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Subject: Just curious about some of the design rss

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Nathan Lee
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Hey there,

I am enjoying my learning of Churchill so far. I just had a few quick random design questions that I was wondering if anyone (especially Mark) could shed a light on. These aren't meant as criticisms, especially since they may be easily explained away. I was just curious about:

1. How were the Pol-Mil countries/colonies chosen? I can understand France and a lot of the Eastern European states, but was it really important to have Denmark, Norway, or Persia in alignment with you post-war?

I like the concept of the pol-mil stuff, how you have to establish your undercover operations there and establish your own or topple another's influence in government there, but was it for the sake of simplicity that these are weighted equally from a victory point perspective?

2. Why is the British Global issue about placing alignment markers in areas that were not traditional British colonies? Malaya yes, but Siam or Vietnam? Is this representing a general restoration of colonialism in the area, which benefited the British somehow?

3. If I understand correctly, the Stalin-bot will commit a resource to the die roll of A-Bomb development, if the issue is won by the US or UK. Is that at all historical? Perhaps I have the wrong impression, but I thought that A-Bomb development was top secret, and it seems to me that Stalin would be the last person Roosevelt/Truman would have wanted knowing about it? What does that kind of resource commitment represent?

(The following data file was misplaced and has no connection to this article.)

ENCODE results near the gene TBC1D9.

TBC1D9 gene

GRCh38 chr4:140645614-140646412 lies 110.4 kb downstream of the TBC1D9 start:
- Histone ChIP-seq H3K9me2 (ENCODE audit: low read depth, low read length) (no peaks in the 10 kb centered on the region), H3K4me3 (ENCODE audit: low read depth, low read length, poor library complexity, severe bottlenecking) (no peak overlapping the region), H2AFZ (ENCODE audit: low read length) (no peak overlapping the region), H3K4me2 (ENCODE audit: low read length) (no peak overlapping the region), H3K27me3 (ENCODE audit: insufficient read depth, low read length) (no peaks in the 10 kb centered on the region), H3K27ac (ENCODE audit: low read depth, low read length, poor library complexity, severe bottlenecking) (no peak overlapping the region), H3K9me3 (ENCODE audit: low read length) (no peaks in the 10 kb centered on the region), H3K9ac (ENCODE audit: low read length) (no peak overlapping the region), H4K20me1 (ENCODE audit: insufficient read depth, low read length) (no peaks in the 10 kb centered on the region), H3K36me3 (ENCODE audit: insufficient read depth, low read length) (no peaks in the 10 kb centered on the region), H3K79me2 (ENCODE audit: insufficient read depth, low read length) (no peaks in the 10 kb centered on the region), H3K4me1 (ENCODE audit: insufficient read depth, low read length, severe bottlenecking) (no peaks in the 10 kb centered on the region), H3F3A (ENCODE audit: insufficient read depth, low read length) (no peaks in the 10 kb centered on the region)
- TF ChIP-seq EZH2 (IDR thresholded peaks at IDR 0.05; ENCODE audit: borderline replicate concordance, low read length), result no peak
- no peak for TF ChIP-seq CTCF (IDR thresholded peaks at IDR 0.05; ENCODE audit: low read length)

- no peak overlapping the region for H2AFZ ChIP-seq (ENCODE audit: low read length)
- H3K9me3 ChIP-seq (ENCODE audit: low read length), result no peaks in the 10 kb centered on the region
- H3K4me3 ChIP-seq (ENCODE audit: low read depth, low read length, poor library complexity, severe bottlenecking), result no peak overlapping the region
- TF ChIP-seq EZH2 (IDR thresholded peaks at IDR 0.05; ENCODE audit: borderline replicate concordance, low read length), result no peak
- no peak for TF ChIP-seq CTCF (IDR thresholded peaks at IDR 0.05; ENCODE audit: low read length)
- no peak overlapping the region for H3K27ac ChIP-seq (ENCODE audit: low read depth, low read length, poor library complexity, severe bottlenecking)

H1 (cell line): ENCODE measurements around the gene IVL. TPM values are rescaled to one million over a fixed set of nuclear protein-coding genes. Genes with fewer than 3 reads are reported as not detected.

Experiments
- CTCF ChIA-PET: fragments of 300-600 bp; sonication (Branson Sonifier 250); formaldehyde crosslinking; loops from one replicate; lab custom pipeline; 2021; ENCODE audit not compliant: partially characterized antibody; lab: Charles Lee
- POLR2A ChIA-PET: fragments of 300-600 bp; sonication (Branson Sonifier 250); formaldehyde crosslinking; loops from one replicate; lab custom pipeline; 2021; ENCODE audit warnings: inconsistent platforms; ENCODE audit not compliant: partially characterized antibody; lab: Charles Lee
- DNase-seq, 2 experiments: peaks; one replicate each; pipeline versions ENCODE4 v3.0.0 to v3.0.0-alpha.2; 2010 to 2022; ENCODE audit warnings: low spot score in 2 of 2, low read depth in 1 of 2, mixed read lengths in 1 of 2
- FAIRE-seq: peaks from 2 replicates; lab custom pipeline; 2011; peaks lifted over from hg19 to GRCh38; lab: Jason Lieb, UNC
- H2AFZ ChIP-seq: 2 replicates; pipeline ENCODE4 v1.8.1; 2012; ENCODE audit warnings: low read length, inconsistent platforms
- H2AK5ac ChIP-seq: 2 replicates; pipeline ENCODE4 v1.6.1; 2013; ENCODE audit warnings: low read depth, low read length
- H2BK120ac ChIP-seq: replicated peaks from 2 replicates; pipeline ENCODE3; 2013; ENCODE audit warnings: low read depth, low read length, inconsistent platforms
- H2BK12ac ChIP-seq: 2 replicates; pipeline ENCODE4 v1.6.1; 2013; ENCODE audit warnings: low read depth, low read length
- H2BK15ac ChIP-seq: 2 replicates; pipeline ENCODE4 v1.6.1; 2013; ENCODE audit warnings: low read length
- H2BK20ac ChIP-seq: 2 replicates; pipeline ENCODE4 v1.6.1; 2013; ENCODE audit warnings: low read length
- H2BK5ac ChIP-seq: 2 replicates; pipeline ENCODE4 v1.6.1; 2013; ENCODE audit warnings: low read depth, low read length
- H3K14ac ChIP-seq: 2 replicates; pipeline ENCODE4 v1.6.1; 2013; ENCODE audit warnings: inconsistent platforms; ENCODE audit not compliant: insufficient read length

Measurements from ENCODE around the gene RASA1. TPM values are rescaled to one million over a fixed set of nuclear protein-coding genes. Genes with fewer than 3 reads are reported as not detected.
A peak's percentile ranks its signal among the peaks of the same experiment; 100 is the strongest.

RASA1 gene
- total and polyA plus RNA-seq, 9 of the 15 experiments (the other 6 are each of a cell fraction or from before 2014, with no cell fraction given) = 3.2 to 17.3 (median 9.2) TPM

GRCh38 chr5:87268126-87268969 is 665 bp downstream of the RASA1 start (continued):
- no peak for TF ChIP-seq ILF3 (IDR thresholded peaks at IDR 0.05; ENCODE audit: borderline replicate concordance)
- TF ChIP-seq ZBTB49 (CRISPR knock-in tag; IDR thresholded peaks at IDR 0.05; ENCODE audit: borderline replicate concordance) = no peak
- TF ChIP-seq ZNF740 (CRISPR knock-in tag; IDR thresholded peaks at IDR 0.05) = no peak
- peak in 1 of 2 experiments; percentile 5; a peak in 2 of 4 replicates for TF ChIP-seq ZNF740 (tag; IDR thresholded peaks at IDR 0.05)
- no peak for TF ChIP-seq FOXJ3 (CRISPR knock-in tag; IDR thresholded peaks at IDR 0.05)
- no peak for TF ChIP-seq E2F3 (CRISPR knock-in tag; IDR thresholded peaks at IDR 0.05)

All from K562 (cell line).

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Bart de Groot
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I don't know about Denmark and Norway, but Iran was really important to both the British and Stalin. Stalin wanted to stay in the country but felt he couldn't push it. Iran has oil and is a major player in the middle east. The British found it important enough to do a coup together with the CIA to keep their hands on 'their' oil. The Shah was one of the major cold war allies of the US with important Soviet listening posts.

Norway I am guessing would be important for naval access to the atlantic. Denmark controls access to the Baltic sea.
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Wendell
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My name isn't Mark but I'll answer anyway!

1. To me it looks like the countries/colonies included in the game were the ones occupied by Japan/Germany as of January 1943. Not much more to it than that. Hence, no Sweden or Spain or Brazil... (With the significant exception of Persia/Middle East)

2. Historically, Churchill wanted to let the French and Dutch re-establish colonial rule in the parts of their empires occupied by Japan. Yeah, I'd say a British political alignment marker there represents a pro-COLONIAL regime flying the Dutch or French flags.

3. When the Soviets advance the a-bomb issue, that means they're committing espionage resources to it. You do remember that the Soviets get 3 VP per space they advance on that track - 12 VP possible there!